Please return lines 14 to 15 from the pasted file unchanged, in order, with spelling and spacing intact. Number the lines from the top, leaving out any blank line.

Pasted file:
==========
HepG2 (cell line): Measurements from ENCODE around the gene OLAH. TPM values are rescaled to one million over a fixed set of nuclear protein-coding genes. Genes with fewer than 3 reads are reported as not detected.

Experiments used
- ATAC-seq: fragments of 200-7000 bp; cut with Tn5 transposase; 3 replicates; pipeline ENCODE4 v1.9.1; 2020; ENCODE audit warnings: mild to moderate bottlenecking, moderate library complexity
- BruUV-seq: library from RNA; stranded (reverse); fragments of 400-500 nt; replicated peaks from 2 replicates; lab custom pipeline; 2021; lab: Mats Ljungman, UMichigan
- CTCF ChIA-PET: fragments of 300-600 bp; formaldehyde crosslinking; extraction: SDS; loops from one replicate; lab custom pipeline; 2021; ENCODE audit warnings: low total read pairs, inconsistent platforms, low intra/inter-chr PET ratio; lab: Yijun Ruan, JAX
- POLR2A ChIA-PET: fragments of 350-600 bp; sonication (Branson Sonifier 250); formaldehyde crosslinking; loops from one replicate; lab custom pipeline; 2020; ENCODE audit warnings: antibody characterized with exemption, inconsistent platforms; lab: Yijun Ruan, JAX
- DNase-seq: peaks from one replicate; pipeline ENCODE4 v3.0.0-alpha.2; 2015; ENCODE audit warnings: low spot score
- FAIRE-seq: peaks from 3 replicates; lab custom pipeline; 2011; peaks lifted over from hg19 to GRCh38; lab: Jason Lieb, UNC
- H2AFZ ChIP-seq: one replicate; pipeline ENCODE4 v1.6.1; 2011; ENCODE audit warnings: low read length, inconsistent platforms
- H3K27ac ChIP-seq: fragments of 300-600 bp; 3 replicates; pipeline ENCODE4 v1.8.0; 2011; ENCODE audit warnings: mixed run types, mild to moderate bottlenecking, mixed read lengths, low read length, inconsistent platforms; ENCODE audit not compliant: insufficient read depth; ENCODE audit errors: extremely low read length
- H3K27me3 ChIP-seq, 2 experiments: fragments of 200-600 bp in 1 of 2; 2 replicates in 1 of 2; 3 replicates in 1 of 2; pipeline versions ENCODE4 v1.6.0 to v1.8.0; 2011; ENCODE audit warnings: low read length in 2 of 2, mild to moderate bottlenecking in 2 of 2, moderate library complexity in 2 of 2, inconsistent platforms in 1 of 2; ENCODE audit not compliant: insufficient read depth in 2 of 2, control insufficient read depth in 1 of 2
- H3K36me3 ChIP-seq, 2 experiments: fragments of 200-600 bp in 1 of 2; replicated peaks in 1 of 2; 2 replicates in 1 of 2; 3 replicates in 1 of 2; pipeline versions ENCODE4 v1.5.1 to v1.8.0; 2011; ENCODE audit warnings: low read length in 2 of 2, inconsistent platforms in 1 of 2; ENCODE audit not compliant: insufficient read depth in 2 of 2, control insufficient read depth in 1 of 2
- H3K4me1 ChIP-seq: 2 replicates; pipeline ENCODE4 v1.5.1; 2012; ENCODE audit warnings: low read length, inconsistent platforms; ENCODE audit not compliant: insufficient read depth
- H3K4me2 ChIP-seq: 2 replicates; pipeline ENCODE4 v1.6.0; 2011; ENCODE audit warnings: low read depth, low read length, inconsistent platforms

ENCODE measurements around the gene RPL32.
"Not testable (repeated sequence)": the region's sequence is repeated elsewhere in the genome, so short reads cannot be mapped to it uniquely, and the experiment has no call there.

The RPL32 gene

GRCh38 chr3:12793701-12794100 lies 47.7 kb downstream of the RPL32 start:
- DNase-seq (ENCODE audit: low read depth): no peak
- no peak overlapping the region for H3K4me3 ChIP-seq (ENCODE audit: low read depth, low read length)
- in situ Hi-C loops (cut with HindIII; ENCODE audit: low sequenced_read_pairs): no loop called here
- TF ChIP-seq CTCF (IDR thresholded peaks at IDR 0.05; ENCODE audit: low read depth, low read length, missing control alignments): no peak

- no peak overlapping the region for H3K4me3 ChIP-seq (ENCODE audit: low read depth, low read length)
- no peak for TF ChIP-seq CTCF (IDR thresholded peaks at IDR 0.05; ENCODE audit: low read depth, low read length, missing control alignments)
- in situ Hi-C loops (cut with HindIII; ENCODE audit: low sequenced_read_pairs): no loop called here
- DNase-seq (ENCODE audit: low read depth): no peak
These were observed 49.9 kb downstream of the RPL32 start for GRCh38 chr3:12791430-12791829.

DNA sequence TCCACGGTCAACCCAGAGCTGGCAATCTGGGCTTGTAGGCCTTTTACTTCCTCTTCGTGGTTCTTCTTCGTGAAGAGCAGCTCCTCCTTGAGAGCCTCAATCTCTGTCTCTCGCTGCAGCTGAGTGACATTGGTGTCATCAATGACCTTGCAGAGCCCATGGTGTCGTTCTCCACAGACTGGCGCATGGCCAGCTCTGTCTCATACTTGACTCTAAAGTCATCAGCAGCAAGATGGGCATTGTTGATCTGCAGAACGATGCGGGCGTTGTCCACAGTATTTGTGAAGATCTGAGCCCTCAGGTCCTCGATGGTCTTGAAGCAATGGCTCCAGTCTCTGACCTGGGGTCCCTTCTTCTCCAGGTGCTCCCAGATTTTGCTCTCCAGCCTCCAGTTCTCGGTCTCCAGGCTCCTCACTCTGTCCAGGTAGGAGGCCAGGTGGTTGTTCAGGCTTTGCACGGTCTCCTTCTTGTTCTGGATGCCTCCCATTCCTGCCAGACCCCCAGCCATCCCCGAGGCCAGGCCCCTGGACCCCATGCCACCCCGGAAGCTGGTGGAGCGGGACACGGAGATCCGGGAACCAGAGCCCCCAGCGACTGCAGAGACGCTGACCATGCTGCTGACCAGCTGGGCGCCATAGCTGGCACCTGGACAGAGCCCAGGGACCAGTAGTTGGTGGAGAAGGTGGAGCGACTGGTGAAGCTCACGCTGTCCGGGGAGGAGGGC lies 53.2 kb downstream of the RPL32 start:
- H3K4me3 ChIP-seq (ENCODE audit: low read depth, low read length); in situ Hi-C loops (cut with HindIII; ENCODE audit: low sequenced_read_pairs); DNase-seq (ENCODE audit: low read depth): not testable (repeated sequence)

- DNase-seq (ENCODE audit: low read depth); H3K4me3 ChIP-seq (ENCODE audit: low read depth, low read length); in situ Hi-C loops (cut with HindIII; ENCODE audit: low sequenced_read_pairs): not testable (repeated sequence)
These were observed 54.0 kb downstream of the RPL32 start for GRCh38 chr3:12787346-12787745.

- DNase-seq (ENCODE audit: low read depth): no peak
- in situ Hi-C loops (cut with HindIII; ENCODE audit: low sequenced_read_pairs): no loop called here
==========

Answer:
- H3K4me2 ChIP-seq: 2 replicates; pipeline ENCODE4 v1.6.0; 2011; ENCODE audit warnings: low read depth, low read length, inconsistent platforms

ENCODE measurements around the gene RPL32.